So, the conclusion is: we have no real idea of what an EMP will do. The effects are not easy to predict. Equipment may be disrupted, but not destroyed, or it may be damaged. There are multiple effects of an EMP that must be taken into account. As someone also pointed out, the field intestity drops off very rapidly, at a factor of the distance squared. It will also be greately reduced in metal buildings, or any metal cabinets that it encounters and so forth, but yet it may also couple in through the power system. This all makes the real world effects near impossible to predict. I suspect that there would be distruption in communications especially radio, power losses, and perhaps some damage and I think the effects of an EMP are something to consider and take precautions against, but in all likelihood make for better science fiction than science.
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  7. #96
    VIP Member Array oakchas's Avatar
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    Thanks Noway2....

    But you aren't listening to the sheep...

    EMP will stop every car and every phone and every PC In the US when the Chinese blow up their bomb in the atmosphere over Canada. It will be like the movie The Day the Earth Stood Still but will last a year or more.... Just like in the book over which this whole thread started.

    True, we don't know for sure... but it prolly won't be that big a disaster... But for those of you who are into TEOTWAWKI preparedness, may I suggest one GHB for each possible scenario? One BOB for each scenario, And one hidey hole for each scenario... maybe rent some land on the top of arrarat too... just in case there's another flood...
    It could be worse.
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  8. #97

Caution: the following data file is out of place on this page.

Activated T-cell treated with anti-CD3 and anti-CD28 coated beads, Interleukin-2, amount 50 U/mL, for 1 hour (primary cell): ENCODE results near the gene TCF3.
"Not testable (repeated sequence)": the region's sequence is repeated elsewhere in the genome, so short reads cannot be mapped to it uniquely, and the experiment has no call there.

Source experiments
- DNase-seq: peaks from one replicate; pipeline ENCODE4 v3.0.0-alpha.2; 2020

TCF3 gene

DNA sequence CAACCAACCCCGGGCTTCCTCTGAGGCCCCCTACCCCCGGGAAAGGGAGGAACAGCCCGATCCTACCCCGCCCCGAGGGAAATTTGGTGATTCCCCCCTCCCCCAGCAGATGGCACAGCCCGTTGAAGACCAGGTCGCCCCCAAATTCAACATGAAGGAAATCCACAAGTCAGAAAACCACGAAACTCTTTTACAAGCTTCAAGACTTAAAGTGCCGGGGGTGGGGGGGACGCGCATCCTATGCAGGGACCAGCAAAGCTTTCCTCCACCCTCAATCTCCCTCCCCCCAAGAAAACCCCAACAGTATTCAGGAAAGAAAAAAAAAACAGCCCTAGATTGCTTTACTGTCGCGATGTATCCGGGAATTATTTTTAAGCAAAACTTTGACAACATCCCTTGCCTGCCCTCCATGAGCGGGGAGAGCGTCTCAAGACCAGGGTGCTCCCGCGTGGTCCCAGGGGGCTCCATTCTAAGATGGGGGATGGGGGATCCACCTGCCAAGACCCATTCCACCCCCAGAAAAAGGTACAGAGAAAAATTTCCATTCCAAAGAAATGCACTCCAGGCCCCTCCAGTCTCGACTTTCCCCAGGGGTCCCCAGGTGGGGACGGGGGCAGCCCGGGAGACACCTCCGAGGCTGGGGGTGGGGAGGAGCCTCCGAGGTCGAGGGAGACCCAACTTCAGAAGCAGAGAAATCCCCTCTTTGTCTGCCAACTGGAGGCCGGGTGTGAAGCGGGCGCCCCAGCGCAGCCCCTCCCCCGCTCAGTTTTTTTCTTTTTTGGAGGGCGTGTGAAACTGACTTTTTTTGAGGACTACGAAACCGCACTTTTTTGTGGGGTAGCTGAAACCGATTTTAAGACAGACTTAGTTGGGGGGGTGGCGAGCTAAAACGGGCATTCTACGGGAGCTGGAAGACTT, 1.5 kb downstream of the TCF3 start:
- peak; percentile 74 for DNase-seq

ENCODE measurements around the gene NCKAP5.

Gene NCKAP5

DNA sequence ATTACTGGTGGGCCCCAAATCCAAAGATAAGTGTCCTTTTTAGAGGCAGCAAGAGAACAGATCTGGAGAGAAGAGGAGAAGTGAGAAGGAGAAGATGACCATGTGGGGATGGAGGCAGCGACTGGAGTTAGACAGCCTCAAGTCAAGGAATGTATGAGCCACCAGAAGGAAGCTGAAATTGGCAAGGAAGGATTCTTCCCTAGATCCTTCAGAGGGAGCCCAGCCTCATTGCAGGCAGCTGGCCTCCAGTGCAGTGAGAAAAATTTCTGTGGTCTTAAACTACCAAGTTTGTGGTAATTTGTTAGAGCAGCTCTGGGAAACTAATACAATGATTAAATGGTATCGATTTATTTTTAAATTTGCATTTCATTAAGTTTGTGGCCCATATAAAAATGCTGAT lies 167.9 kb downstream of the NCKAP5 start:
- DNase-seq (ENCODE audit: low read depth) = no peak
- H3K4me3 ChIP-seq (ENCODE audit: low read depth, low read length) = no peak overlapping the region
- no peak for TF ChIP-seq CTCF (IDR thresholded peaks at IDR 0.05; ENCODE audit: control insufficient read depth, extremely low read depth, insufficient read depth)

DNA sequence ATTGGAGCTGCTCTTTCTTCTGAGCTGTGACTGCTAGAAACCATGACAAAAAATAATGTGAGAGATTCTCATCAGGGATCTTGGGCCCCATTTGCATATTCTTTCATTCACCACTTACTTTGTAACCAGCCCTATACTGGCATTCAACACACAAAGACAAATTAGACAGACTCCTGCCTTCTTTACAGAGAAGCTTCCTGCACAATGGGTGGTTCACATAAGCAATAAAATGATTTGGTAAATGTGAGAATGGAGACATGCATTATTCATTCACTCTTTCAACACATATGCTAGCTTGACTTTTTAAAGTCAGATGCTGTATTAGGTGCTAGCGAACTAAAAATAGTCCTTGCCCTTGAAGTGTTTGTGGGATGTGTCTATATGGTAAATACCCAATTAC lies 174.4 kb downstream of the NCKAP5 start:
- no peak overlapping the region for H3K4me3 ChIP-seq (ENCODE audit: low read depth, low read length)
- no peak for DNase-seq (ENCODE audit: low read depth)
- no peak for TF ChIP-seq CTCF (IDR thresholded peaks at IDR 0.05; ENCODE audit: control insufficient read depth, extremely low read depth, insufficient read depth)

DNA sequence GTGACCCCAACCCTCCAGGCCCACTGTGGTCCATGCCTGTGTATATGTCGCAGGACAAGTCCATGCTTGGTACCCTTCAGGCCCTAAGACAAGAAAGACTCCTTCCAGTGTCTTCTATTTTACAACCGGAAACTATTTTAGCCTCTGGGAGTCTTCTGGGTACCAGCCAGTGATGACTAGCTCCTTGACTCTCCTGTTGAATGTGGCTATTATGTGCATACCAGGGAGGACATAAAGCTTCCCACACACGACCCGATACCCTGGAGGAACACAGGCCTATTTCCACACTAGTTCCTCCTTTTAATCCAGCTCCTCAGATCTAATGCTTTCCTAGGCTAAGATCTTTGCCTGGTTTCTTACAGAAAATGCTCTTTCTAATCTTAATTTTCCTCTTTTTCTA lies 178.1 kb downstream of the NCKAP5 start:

VIP Member Array mlr1m's Avatar
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    Many years ago in the early days of putting nuclear warheads on missiles i recall reading about how no one knew for sure what would happen after the first blast happened. Would the guidance systems on the missiles that went through the EMP of the first blast be rendered useless? Would those missiles become dumb bombs?
    Also about the same time it was being reported that anything using transistors would be useless. That only the older style vacuum tube electronics would work. If that information was true I would think that the later missiles are better shielded to protect against it.

    But, are the radios? Do we need to break out the old tube type radios?

    Michael

  9. #98
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    break out the old tube type radios
    Somebody correct me if I'm wrong, but didn't the Russian MIGS retain tubes well into the age of transistors and circuits and chips?

  10. #99
    Distinguished Member Array noway2's Avatar
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    Yes, I believe they did. In fact, last I heard Russia is the last place in the world that is still making tubes. They are popular for use in some audio equipment still, and surprisingly you can get them. A co-worker of mine about 2 years ago ordered some for his system.
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  11. #100
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    Quote Originally Posted by oakchas View Post
    Thanks Noway2....

    But you aren't listening to the sheep...

    EMP will stop every car and every phone and every PC In the US when the Chinese blow up their bomb in the atmosphere over Canada. It will be like the movie The Day the Earth Stood Still but will last a year or more.... Just like in the book over which this whole thread started.

    True, we don't know for sure... but it prolly won't be that big a disaster... But for those of you who are into TEOTWAWKI preparedness, may I suggest one GHB for each possible scenario? One BOB for each scenario, And one hidey hole for each scenario... maybe rent some land on the top of arrarat too... just in case there's another flood...